Converting an old egg-packing plant into a museum for contemporary art has turned out to be a tougher task than developer Abby Sher first thought.
Several of the aging brick walls that Sher had hoped to restore could not be saved and had to be replaced. And a green tile, Art Deco facade is being reconstructed to "pay tribute" to the original, which also could not be preserved.
"We all know there are problems with renovation," Sher said. "But this was beyond our imagination."
Setbacks aside, however, construction of the museum and adjacent European-style marketplace at 2435 Main St. is now entering its final stages, and merchants could start moving in next month, Sher said.
"The main thing is that it is actually working out," Sher said in a recent interview, adding that the museum will provide one of the Westside's few nonprofit exhibition spaces open to the public.
The location for the $7-million complex was originally the site of an ice warehouse, built by the Imperial Ice Co. in 1908.
As refrigeration came into use, Edgemar Farms converted the warehouse and an adjacent building constructed in 1928 into an egg-processing plant.
Sher bought the property in 1984, hired Los Angeles architect Frank Gehry and began seeking city and Coastal Commission approval for the museum-retail-office complex.
The 10,200-square-foot museum sits on one corner of the site. A restaurant, shops and offices are clustered around a central courtyard.
The key to the project, Sher said, is the combination of a marketplace and museum. The juxtaposition is common in Europe, she said, but museums tend to be isolated in the United States.
"I never would have done a shopping center without a museum, but I wouldn't do a museum without a shopping center," Sher said.
"I want it accessible to people who don't usually go to a museum. I want the museum to become a part of their daily lives."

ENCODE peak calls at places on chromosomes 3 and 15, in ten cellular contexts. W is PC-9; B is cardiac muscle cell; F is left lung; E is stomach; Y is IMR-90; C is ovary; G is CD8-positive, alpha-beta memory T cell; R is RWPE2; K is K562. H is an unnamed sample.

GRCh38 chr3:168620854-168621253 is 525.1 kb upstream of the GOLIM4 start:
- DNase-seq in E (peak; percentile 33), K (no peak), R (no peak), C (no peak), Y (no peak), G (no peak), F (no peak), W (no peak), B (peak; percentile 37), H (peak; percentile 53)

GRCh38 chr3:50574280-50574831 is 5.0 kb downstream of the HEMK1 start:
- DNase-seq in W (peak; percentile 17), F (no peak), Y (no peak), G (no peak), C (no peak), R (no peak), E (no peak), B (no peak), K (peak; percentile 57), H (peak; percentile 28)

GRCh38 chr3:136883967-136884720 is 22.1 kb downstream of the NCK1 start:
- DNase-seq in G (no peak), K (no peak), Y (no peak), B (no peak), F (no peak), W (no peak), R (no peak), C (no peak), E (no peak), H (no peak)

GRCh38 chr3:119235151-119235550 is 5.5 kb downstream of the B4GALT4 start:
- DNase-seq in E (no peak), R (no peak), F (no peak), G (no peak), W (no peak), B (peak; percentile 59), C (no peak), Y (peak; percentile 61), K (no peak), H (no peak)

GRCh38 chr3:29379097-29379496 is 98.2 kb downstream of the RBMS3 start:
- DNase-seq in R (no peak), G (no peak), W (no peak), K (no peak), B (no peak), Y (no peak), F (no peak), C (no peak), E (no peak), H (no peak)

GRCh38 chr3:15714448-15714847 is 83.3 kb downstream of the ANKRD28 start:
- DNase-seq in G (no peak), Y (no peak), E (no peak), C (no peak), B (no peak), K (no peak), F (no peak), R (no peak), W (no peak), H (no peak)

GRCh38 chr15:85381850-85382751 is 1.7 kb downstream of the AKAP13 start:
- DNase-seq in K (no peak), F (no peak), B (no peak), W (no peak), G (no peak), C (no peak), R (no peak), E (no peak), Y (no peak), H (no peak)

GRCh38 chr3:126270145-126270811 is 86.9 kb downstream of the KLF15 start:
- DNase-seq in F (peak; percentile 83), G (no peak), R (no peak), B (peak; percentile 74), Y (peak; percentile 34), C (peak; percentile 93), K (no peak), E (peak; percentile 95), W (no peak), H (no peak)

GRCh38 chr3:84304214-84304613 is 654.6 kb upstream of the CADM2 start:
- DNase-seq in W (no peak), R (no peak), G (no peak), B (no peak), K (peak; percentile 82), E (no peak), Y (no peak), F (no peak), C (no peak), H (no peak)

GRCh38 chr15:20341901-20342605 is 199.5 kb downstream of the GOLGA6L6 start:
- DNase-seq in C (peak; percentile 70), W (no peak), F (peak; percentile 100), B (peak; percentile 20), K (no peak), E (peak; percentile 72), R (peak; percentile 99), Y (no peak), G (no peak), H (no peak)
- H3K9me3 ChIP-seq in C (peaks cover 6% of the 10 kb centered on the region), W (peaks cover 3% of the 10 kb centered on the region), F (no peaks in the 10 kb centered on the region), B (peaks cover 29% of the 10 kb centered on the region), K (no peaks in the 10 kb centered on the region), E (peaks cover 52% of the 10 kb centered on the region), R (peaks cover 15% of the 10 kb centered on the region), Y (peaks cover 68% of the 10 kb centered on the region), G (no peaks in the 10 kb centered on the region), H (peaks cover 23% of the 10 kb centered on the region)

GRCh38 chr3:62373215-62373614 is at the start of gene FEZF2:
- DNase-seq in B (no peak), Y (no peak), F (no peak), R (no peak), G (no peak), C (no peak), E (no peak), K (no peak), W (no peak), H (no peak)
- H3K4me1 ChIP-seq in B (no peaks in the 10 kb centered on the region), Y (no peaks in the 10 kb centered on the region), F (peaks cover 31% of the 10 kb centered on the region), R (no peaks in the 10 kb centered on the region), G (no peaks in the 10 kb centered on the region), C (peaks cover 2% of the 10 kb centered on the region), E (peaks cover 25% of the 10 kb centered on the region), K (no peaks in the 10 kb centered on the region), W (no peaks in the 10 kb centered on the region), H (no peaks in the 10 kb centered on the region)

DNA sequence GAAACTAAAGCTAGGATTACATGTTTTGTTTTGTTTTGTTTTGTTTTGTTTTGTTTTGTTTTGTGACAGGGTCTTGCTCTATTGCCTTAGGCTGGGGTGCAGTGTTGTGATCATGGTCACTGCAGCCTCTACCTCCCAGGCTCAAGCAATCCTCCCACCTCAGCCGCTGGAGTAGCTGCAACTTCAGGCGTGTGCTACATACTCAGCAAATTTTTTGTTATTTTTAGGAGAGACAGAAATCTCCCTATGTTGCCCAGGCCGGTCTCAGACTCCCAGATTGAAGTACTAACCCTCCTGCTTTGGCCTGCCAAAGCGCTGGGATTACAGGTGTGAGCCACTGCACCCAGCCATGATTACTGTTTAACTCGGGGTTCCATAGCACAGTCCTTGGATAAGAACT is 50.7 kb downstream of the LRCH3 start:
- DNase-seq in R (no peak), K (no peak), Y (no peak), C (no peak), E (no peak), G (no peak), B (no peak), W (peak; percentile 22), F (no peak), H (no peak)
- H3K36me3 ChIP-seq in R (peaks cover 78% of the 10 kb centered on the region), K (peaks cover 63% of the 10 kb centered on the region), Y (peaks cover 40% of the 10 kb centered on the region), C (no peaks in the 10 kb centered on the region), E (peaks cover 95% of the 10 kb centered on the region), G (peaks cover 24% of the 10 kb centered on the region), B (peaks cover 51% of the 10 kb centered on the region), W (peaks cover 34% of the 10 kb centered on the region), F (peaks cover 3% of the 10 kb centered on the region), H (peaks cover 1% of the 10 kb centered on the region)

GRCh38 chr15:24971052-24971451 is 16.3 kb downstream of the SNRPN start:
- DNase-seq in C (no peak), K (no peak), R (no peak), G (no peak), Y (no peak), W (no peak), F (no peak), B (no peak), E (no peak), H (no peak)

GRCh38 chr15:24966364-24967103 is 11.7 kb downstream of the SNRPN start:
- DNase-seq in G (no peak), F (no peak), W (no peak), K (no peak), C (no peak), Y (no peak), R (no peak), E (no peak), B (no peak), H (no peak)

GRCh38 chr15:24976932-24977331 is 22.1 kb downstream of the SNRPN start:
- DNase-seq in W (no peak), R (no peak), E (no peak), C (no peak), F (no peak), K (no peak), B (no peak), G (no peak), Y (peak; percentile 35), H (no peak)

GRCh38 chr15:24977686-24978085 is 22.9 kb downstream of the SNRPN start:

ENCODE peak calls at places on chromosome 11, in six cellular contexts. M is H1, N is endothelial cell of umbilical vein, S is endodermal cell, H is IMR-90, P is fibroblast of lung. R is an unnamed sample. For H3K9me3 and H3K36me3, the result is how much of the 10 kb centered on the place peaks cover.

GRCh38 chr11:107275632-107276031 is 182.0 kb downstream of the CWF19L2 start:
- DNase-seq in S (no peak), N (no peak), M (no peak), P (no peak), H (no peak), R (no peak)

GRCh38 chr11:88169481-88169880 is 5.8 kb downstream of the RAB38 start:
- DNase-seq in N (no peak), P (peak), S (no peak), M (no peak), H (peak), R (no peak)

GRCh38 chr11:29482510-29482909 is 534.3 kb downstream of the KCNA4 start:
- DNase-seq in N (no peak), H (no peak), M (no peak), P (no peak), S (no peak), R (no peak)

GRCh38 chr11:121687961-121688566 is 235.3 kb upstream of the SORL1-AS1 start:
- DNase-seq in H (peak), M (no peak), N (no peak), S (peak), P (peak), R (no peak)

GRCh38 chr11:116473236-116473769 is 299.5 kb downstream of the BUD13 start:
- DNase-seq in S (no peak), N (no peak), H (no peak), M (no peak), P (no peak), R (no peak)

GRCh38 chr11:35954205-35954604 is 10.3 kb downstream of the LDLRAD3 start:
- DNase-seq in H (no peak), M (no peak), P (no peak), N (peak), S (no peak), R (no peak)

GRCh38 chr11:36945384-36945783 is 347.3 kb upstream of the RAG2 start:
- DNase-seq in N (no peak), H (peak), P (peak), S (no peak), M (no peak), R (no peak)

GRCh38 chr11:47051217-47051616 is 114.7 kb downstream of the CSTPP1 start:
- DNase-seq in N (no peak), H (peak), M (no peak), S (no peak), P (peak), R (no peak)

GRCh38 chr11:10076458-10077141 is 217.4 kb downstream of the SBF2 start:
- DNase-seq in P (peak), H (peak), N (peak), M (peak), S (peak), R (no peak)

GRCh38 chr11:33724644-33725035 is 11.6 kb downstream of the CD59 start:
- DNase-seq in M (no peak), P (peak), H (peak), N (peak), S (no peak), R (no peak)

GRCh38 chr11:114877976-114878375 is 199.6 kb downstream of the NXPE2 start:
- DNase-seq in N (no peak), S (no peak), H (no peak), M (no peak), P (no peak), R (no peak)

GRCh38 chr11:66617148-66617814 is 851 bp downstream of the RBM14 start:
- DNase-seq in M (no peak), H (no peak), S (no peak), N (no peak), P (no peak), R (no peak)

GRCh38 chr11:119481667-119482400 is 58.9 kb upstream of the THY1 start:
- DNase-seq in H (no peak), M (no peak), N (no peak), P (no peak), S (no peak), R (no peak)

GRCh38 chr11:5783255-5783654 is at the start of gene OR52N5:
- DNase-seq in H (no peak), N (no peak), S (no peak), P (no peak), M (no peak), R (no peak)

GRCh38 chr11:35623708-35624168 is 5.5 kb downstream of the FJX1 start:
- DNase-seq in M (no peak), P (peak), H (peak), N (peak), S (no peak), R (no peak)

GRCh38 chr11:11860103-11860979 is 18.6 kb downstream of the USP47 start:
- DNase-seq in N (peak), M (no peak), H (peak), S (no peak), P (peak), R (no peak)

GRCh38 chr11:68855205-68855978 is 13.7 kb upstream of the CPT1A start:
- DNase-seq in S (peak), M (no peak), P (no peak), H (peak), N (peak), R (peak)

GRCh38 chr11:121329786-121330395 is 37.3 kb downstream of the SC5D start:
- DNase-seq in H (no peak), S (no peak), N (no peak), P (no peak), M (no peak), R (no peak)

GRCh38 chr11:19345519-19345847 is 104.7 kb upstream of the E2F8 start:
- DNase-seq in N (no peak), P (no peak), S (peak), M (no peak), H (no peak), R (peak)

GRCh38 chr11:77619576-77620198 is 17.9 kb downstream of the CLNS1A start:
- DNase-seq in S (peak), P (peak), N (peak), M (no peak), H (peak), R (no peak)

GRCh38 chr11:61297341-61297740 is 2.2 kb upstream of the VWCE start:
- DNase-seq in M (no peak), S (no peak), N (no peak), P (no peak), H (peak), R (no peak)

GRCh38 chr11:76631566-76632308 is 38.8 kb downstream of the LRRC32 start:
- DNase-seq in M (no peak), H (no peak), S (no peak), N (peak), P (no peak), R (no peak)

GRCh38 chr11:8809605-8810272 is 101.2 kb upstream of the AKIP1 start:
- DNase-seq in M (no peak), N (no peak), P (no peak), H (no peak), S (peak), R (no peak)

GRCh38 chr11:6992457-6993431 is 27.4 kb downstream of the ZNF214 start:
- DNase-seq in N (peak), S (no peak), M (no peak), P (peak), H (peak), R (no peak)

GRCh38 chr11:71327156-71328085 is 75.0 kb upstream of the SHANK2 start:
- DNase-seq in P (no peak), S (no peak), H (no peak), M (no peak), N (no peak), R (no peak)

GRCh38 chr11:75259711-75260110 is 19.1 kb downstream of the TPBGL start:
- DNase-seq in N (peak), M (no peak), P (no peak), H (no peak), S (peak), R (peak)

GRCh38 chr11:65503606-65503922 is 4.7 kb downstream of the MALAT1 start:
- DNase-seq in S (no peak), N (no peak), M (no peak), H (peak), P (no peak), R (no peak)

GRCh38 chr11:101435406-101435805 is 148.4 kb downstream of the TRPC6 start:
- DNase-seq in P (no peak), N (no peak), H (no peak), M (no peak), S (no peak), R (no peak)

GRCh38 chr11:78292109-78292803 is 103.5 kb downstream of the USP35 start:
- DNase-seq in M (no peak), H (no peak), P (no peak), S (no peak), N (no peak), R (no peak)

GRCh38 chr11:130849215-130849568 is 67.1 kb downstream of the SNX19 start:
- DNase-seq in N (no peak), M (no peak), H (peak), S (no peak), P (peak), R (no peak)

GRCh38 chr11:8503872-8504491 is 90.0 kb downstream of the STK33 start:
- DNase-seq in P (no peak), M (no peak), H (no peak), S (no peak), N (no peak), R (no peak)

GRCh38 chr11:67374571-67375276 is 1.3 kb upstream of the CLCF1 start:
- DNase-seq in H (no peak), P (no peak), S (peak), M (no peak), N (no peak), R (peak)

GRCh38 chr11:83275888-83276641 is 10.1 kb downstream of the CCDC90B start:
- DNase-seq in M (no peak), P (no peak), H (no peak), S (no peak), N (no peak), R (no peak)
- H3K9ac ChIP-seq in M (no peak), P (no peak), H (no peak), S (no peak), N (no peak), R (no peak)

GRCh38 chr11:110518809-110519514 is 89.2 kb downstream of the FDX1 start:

The focus of the art museum has shifted from local artists to both local and international artists, Sher said. There will be no permanent collection. Performing arts, such as dance, will also be featured from time to time.
Sher said the museum's official opening will likely be in December, but a series of art shows is scheduled to begin in May.
Last month Sher announced the appointment of Thomas Rhoads, formerly with the New York State Council on the Arts, as director of the Santa Monica Museum of Art.
The 2,900-square-foot restaurant will occupy the building next to the museum. Sher said plans also include a produce market, fish and poultry store and bakery. She declined to further identify any of the prospective tenants.
Although many walls could not be preserved in the museum, Sher said she was able to repair and restore the arched, wooden trusses that stretch across the 25-foot ceiling. Inside the building, light streams in from long, vertical clerestory windows onto the original concrete floors.
The complex's center plaza is dominated by an elevator shaft that rises about 30 feet from an underground parking garage. Sher said architect Gehry plans to cover it with chain-link fence, while other outer walls are being covered with galvanized metal siding.
Most of the permits to build the complex were approved in 1985. Sher originally sought and was granted a parking variance from the city to build the project with fewer spaces than normally required, but agreed to compromise after several Ocean Park neighbors concerned about development on Main Street objected.
She also agreed to restricted hours for the restaurant to accommodate residents concerned about late-night noise. However, Sher said this week that she will appeal those restrictions to the Planning Commission in a hearing scheduled for April 5.